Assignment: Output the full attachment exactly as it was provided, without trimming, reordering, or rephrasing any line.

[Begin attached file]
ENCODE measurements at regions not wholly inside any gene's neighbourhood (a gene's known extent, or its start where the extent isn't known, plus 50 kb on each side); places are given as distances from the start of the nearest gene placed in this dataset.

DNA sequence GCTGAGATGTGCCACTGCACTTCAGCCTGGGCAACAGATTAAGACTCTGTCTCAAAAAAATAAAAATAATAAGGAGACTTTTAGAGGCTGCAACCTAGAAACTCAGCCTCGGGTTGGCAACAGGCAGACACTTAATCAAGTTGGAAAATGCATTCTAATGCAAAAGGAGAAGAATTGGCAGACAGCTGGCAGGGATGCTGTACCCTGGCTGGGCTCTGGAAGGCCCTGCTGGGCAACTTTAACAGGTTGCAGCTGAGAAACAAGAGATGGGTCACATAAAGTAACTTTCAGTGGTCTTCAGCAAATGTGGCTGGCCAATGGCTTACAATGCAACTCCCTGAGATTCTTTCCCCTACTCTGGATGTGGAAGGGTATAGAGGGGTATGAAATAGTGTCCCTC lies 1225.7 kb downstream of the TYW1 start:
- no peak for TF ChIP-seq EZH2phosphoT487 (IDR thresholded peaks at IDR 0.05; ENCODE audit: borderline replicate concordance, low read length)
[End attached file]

ENCODE measurements at regions not wholly inside any gene's neighbourhood (a gene's known extent, or its start where the extent isn't known, plus 50 kb on each side); places are given as distances from the start of the nearest gene placed in this dataset.

DNA sequence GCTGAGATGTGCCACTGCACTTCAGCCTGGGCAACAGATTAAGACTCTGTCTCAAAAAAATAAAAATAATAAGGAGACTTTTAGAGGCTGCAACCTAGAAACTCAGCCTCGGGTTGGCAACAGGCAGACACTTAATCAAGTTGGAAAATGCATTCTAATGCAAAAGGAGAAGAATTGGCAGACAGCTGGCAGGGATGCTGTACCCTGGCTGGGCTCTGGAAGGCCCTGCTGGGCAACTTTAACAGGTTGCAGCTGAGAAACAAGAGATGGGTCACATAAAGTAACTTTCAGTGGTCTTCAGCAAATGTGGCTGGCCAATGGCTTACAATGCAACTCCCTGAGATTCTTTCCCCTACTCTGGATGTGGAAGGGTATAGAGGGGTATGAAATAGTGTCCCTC lies 1225.7 kb downstream of the TYW1 start:
- no peak for TF ChIP-seq EZH2phosphoT487 (IDR thresholded peaks at IDR 0.05; ENCODE audit: borderline replicate concordance, low read length)